When a business owner is about to retire, everyone needs to know that the business will keep going on as usual. A succession trains lower-level employees to take over the higher-level positions as business owners or managers. A Wisconsin business attorney can help with this process.
Here are 5 tips to plan the succession of your business successfully:
1. Define the Tasks
Define clearly the duties of the positions that need to be filled. Many business people plan successions and assume that the lower-level workers already know what to do. Your workers fail if they have to figure things out. Tell them what they should expect in their new positions.
2. Undergo Work Performance Evaluations
Have your employees undergo a series of work performance evaluations. Review the actions and decisions that they make when faced with different challenges. Rank each employee on a score sheet. The highest ranking workers should get first considerations for the senior level positions.
3. Consider New Hires
Outsourcing is an example of the fact that you don’t always find everything that you want within your own company. If you need to fill important positions, consider hiring new employees. A new employee may be more qualified than one who has worked for the company for decades.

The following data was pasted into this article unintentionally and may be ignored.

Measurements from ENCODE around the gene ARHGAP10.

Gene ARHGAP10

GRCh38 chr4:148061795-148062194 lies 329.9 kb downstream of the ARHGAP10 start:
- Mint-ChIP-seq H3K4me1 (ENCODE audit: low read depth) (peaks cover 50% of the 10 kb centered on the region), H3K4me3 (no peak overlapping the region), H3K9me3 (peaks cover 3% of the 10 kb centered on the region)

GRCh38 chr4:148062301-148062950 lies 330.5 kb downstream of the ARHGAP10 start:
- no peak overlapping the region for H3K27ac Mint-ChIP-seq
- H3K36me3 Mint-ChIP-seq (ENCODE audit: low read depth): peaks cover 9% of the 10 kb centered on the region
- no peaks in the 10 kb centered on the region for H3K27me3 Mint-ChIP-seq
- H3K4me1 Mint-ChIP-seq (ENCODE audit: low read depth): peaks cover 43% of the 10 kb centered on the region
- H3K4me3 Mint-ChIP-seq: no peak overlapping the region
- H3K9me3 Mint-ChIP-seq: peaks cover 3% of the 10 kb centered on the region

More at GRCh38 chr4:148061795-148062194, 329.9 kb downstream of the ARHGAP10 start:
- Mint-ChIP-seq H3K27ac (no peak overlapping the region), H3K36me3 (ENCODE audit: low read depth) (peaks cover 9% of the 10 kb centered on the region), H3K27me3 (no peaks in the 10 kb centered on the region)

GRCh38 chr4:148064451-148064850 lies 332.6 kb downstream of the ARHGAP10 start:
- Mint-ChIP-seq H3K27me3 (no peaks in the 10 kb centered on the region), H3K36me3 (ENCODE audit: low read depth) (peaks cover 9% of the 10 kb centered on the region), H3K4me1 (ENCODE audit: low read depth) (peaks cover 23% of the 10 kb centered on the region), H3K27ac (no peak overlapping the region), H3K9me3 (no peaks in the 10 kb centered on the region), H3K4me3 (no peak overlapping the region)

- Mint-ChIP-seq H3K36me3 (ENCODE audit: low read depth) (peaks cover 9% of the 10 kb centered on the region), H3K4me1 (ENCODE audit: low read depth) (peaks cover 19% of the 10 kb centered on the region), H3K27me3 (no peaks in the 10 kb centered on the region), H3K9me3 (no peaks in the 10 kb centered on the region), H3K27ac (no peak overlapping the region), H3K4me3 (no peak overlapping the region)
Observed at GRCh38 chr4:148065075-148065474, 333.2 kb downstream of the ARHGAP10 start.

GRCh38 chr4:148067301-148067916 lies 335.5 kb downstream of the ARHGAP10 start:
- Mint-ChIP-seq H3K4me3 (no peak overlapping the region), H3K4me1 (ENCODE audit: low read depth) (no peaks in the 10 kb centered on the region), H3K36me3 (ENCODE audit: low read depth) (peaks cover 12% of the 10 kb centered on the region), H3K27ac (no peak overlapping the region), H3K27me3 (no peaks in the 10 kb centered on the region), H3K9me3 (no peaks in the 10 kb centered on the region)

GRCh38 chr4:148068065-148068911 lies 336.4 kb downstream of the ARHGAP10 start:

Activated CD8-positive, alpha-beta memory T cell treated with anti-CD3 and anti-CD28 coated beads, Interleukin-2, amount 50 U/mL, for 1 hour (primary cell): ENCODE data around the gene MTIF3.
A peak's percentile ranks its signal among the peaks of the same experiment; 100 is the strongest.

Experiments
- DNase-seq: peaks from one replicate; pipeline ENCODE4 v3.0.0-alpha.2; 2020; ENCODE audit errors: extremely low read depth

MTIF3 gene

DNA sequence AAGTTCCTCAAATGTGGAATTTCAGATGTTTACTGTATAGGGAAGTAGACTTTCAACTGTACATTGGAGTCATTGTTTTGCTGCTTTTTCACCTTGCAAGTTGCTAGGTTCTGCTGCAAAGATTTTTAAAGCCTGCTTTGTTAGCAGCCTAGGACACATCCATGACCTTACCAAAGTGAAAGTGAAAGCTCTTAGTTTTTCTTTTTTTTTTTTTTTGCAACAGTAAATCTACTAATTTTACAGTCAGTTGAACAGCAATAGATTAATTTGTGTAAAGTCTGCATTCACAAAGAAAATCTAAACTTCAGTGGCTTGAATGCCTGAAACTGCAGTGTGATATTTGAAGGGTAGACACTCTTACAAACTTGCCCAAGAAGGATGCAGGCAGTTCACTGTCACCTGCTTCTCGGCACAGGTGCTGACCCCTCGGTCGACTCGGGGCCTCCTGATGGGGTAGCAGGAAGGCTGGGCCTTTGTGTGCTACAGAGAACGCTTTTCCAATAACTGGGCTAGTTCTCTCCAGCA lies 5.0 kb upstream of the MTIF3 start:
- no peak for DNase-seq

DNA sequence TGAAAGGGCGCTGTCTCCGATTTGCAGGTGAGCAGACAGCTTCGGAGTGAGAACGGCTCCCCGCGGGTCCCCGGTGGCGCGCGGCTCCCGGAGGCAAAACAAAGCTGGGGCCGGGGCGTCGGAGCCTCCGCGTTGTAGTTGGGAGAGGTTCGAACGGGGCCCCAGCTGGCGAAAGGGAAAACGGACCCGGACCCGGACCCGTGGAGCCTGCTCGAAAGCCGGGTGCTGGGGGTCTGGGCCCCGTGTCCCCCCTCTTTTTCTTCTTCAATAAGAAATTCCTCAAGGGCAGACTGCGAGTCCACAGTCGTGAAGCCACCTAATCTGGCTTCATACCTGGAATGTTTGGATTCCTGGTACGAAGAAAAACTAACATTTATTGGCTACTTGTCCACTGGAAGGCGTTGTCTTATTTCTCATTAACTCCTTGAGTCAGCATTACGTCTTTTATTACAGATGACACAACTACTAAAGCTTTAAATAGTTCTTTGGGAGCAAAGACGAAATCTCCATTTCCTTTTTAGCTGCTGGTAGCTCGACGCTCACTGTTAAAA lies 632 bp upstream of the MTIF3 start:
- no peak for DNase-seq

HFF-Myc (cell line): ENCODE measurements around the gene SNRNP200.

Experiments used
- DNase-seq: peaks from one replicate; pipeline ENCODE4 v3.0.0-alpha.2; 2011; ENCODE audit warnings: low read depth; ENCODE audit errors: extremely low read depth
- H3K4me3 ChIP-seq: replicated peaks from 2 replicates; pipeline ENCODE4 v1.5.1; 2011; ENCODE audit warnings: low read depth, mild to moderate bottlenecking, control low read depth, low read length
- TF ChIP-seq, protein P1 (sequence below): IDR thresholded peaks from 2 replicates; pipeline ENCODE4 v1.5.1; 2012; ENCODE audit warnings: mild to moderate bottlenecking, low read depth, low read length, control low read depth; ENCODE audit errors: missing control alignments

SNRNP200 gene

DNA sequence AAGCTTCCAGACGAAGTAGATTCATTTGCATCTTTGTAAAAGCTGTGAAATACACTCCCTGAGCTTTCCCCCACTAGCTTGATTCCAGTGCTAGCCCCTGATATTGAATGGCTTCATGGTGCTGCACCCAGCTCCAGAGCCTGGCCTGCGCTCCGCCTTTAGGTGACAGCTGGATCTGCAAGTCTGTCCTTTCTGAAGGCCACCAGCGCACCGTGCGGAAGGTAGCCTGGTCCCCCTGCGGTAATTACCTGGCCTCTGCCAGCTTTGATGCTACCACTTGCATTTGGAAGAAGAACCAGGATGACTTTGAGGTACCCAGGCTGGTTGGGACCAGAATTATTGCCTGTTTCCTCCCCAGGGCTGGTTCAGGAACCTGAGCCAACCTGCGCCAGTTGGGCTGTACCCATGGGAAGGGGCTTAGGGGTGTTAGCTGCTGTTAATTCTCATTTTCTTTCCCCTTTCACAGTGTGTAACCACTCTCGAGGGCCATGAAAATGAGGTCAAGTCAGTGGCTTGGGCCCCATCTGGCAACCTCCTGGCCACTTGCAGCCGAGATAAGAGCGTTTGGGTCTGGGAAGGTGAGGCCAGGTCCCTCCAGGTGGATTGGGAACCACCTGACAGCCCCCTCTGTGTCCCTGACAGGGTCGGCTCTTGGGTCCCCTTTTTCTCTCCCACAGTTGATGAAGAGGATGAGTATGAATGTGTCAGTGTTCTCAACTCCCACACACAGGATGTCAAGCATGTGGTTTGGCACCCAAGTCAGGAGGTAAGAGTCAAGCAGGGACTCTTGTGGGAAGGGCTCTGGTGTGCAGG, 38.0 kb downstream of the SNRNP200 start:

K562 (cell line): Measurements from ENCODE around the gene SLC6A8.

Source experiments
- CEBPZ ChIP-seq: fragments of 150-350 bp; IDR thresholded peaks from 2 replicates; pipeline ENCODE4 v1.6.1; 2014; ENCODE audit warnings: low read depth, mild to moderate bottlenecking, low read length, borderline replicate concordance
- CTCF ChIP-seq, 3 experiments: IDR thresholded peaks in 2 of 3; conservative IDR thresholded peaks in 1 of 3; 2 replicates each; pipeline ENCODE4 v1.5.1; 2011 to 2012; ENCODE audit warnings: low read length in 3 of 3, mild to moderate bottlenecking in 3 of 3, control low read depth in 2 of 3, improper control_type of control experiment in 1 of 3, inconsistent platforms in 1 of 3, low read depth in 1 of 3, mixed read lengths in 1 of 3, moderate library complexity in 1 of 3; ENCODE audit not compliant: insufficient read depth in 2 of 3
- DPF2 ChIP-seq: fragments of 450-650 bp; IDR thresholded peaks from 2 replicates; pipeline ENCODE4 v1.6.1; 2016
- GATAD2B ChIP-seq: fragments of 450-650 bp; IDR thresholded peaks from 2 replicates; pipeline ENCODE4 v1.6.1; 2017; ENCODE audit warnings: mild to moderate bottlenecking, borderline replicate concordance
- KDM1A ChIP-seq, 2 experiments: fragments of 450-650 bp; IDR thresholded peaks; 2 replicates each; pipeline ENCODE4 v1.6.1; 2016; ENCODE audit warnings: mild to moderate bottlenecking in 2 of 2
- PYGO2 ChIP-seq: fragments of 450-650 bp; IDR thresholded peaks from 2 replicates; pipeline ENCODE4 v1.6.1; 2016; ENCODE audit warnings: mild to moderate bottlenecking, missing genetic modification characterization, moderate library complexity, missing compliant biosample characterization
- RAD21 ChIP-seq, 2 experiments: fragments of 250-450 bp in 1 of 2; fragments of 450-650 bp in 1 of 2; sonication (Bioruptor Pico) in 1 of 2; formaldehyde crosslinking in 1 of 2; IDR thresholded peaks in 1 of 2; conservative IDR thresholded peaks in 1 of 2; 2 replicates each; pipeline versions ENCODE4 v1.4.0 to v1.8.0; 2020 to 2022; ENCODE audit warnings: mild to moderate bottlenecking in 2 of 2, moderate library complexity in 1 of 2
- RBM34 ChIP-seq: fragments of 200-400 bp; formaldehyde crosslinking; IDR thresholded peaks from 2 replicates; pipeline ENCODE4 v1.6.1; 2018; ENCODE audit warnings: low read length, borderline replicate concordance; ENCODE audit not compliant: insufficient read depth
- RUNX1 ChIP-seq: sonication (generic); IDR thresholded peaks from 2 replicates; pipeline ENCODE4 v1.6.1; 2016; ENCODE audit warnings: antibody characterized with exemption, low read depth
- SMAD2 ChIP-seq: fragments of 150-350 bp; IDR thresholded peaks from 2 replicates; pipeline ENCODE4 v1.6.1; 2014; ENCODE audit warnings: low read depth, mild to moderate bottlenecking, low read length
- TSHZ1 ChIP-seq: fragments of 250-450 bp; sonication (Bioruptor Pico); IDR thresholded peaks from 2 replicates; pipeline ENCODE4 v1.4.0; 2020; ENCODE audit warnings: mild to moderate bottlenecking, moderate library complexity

4. Ask for Referrals
In business, some of the best decisions are made in a team. Ask your coworkers and employees for referrals. Ask for a group opinion on who should get promoted and which position is suitable.
5. Monitor Your Successors
Keep a close eye on your successors after they take charge. Continue to evaluate the company’s expenditures, profits and overall success rates. Monitor them closely for the first few months, and as they show signs of success, reduce your level of scrutiny gradually.
How a Wisconsin Business Attorney Helps
A business succession is a process that requires both old and new owners to file legal documents. Not having the right names on the documents could lead to an improper division of property. The new successor may not have legal ownership of the company car, for instance. The new owner takes on new problems if debts are not paid off either.